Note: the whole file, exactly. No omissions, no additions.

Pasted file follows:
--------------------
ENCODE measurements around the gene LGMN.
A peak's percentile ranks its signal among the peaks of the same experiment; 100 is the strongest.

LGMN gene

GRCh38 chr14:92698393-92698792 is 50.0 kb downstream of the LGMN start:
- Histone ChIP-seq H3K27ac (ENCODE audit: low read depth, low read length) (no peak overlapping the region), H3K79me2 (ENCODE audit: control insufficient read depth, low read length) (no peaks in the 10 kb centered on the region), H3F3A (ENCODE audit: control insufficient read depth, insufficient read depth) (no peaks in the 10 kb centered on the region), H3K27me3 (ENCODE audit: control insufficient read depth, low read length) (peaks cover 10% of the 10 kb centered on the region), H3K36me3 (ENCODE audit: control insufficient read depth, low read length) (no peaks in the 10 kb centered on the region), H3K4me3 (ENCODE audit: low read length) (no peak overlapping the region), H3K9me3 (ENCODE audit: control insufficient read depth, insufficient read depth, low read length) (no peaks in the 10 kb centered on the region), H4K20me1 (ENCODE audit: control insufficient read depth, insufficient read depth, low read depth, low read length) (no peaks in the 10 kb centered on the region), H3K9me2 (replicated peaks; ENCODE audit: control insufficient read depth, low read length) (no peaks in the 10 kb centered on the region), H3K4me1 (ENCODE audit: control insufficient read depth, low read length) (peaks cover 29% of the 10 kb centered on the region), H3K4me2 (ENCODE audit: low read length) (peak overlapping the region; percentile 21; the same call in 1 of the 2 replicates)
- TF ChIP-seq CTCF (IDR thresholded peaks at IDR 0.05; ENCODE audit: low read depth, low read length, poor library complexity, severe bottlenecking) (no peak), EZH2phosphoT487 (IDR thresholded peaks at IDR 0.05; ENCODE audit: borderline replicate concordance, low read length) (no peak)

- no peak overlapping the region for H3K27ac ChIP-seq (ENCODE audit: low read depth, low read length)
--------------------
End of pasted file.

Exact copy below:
ENCODE measurements around the gene LGMN.
A peak's percentile ranks its signal among the peaks of the same experiment; 100 is the strongest.

LGMN gene

GRCh38 chr14:92698393-92698792 is 50.0 kb downstream of the LGMN start:
- Histone ChIP-seq H3K27ac (ENCODE audit: low read depth, low read length) (no peak overlapping the region), H3K79me2 (ENCODE audit: control insufficient read depth, low read length) (no peaks in the 10 kb centered on the region), H3F3A (ENCODE audit: control insufficient read depth, insufficient read depth) (no peaks in the 10 kb centered on the region), H3K27me3 (ENCODE audit: control insufficient read depth, low read length) (peaks cover 10% of the 10 kb centered on the region), H3K36me3 (ENCODE audit: control insufficient read depth, low read length) (no peaks in the 10 kb centered on the region), H3K4me3 (ENCODE audit: low read length) (no peak overlapping the region), H3K9me3 (ENCODE audit: control insufficient read depth, insufficient read depth, low read length) (no peaks in the 10 kb centered on the region), H4K20me1 (ENCODE audit: control insufficient read depth, insufficient read depth, low read depth, low read length) (no peaks in the 10 kb centered on the region), H3K9me2 (replicated peaks; ENCODE audit: control insufficient read depth, low read length) (no peaks in the 10 kb centered on the region), H3K4me1 (ENCODE audit: control insufficient read depth, low read length) (peaks cover 29% of the 10 kb centered on the region), H3K4me2 (ENCODE audit: low read length) (peak overlapping the region; percentile 21; the same call in 1 of the 2 replicates)
- TF ChIP-seq CTCF (IDR thresholded peaks at IDR 0.05; ENCODE audit: low read depth, low read length, poor library complexity, severe bottlenecking) (no peak), EZH2phosphoT487 (IDR thresholded peaks at IDR 0.05; ENCODE audit: borderline replicate concordance, low read length) (no peak)

- no peak overlapping the region for H3K27ac ChIP-seq (ENCODE audit: low read depth, low read length)